Opposition queries use of sugar tax revenues

  • Sugar tax: questions are being asked on how much of the new money raised is used for health funding

    Sugar tax: questions are being asked on how much of the new money raised is used for health funding


A demand to find out how much cash raised by the controversial sugar tax had been used to boost health was made yesterday.

The One Bermuda Alliance said it wanted details of where the $700,000 in extra cash raised since last year from the tax had gone.

Dwayne Robinson, an Opposition senator, said the Progressive Labour Party had promised a portion of funds raised by the increase would be earmarked for health education.

Mr Robinson said: “This government made promises surrounding this tax which, in the absence of evidence to the contrary, it has failed to keep.

“It is clear this was just a money grab at the expense of Bermudians who are paying more at the checkout.

“There needs to be a much more concentrated effort towards improving the health of our population besides just taxing them.”

The first phase of the sugar tax came into effect on October 1, 2018, with higher duty for sugar, sweets and sweetened drinks.

The second phase is scheduled to start next month, with even higher duty on sugar-laden products.

The Government has also announced that it intended to increase taxes on sweetened foods not included in the original hike, including chocolates and sweetened cereals.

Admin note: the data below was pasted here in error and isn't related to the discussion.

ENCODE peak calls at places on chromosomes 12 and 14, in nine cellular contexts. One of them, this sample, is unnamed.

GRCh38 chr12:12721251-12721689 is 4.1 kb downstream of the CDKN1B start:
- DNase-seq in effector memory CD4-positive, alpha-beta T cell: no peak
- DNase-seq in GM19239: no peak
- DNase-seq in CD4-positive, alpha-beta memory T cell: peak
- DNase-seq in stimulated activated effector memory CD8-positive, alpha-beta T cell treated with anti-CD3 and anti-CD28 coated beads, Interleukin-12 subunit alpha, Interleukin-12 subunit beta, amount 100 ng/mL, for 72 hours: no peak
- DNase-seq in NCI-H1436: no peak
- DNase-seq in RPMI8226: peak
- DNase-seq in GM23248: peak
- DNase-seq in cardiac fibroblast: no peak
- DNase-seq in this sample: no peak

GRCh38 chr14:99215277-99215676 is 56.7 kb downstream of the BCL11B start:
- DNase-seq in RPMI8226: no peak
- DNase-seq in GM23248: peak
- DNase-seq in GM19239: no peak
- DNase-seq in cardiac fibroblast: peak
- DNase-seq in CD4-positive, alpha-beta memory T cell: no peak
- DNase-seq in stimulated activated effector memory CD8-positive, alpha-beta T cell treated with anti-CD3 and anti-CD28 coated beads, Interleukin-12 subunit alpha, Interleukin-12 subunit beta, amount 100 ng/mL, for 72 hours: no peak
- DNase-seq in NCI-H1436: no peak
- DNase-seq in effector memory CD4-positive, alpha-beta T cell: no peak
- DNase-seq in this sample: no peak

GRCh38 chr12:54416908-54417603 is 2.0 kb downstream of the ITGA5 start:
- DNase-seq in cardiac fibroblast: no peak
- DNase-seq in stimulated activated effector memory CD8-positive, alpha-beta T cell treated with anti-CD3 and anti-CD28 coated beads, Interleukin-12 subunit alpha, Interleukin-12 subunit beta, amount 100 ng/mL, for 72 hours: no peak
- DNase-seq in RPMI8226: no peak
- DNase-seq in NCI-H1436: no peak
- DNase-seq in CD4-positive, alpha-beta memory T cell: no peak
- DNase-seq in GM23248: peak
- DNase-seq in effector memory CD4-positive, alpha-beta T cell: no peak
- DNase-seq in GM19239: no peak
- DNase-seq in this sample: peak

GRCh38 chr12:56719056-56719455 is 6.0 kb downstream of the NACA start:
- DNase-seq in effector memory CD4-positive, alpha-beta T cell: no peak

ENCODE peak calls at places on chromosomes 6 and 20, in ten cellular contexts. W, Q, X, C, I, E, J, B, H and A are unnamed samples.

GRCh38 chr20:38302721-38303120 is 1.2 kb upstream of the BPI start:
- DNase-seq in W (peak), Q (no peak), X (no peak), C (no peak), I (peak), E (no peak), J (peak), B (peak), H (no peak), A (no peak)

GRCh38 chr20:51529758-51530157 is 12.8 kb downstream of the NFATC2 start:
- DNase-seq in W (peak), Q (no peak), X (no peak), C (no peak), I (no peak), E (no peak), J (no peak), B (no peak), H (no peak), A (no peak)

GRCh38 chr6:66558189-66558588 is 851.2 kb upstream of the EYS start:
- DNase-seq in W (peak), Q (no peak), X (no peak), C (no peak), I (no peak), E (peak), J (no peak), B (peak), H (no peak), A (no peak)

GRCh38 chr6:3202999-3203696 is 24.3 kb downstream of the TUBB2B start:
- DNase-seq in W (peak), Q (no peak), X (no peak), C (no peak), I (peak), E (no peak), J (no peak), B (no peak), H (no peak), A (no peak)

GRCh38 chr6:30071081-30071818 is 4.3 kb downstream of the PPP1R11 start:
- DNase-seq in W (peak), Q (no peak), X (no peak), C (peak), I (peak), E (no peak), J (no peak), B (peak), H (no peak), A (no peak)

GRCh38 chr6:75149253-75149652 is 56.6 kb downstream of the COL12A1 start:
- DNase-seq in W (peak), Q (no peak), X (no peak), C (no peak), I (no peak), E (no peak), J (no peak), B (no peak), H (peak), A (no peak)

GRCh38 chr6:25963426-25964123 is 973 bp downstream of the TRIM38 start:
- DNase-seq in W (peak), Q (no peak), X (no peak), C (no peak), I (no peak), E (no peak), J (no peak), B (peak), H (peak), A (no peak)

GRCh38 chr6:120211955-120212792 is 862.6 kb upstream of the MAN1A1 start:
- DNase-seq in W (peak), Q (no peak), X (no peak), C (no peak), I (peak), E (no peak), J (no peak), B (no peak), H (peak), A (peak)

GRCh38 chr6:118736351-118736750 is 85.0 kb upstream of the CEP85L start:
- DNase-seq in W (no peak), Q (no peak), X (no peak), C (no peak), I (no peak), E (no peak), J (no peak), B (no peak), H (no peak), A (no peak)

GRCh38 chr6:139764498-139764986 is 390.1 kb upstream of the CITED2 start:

Kim Wilson, the Minister of Health, earlier said the tax would not fix the island’s obesity problem on its own, but that it was a fundamental part of the Government’s approach.

Mr Robinson said some money from the tax has been earmarked for the Bermuda Economic Development Corporation to help provide cash for vertical farms, but the figure was not released and there have been no updates on the project.

He also said the Government had promised some of the sugar tax revenue would be used to help local businesses provide nutritional information to customers, but the Government has not said how much has been paid.

Mr Robinson added: “If it is a ‘fundamental part’ of Government’s strategy then the ministry must be monitoring the broader effects of the tax.

“If so, can it explain what processes it has put in place to monitor whether the tax is having the desired effect?

“I hope I am wrong, but the fact that we have heard nothing on this makes me suspect that those processes are simply not in place.”

A spokeswoman for the Ministry of Health said that funds would be allocated as “designated health initiatives develop”.

She added that nutritional labelling on menus and vertical farming were confirmed, but the programme was still “a work in progress”.

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Published Mar 21, 2019 at 8:00 am (Updated Mar 21, 2019 at 7:10 am)

Opposition queries use of sugar tax revenues

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